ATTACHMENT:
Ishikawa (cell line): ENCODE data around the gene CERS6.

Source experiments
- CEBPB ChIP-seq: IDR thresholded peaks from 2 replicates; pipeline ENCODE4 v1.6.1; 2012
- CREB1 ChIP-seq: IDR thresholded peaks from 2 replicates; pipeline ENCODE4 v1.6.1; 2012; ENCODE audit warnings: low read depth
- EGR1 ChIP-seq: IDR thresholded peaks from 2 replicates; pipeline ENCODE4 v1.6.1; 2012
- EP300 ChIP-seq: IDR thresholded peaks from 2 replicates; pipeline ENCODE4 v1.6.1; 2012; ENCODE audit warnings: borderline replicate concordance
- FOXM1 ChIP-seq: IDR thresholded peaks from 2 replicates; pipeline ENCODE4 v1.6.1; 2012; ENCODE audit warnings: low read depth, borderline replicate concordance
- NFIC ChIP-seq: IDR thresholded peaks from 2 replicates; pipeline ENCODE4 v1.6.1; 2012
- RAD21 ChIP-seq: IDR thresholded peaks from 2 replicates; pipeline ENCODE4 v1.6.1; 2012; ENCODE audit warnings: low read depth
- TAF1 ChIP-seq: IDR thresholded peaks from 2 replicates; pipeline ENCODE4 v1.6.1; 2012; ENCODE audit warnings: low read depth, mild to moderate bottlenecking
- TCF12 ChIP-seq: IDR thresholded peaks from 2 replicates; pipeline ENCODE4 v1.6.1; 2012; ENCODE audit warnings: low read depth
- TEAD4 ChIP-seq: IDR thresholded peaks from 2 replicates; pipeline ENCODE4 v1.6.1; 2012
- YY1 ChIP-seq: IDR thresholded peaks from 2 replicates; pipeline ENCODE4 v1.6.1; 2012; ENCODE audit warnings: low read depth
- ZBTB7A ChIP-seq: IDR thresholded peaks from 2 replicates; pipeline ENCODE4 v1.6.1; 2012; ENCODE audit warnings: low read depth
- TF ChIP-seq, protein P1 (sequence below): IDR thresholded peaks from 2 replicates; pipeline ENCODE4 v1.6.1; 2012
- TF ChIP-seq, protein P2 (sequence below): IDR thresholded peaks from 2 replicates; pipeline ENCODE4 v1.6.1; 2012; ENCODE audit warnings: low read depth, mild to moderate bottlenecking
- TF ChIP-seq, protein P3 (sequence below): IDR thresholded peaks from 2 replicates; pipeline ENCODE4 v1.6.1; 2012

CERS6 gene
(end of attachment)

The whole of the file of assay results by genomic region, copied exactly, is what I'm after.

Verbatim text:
Ishikawa (cell line): ENCODE data around the gene CERS6.

Source experiments
- CEBPB ChIP-seq: IDR thresholded peaks from 2 replicates; pipeline ENCODE4 v1.6.1; 2012
- CREB1 ChIP-seq: IDR thresholded peaks from 2 replicates; pipeline ENCODE4 v1.6.1; 2012; ENCODE audit warnings: low read depth
- EGR1 ChIP-seq: IDR thresholded peaks from 2 replicates; pipeline ENCODE4 v1.6.1; 2012
- EP300 ChIP-seq: IDR thresholded peaks from 2 replicates; pipeline ENCODE4 v1.6.1; 2012; ENCODE audit warnings: borderline replicate concordance
- FOXM1 ChIP-seq: IDR thresholded peaks from 2 replicates; pipeline ENCODE4 v1.6.1; 2012; ENCODE audit warnings: low read depth, borderline replicate concordance
- NFIC ChIP-seq: IDR thresholded peaks from 2 replicates; pipeline ENCODE4 v1.6.1; 2012
- RAD21 ChIP-seq: IDR thresholded peaks from 2 replicates; pipeline ENCODE4 v1.6.1; 2012; ENCODE audit warnings: low read depth
- TAF1 ChIP-seq: IDR thresholded peaks from 2 replicates; pipeline ENCODE4 v1.6.1; 2012; ENCODE audit warnings: low read depth, mild to moderate bottlenecking
- TCF12 ChIP-seq: IDR thresholded peaks from 2 replicates; pipeline ENCODE4 v1.6.1; 2012; ENCODE audit warnings: low read depth
- TEAD4 ChIP-seq: IDR thresholded peaks from 2 replicates; pipeline ENCODE4 v1.6.1; 2012
- YY1 ChIP-seq: IDR thresholded peaks from 2 replicates; pipeline ENCODE4 v1.6.1; 2012; ENCODE audit warnings: low read depth
- ZBTB7A ChIP-seq: IDR thresholded peaks from 2 replicates; pipeline ENCODE4 v1.6.1; 2012; ENCODE audit warnings: low read depth
- TF ChIP-seq, protein P1 (sequence below): IDR thresholded peaks from 2 replicates; pipeline ENCODE4 v1.6.1; 2012
- TF ChIP-seq, protein P2 (sequence below): IDR thresholded peaks from 2 replicates; pipeline ENCODE4 v1.6.1; 2012; ENCODE audit warnings: low read depth, mild to moderate bottlenecking
- TF ChIP-seq, protein P3 (sequence below): IDR thresholded peaks from 2 replicates; pipeline ENCODE4 v1.6.1; 2012

CERS6 gene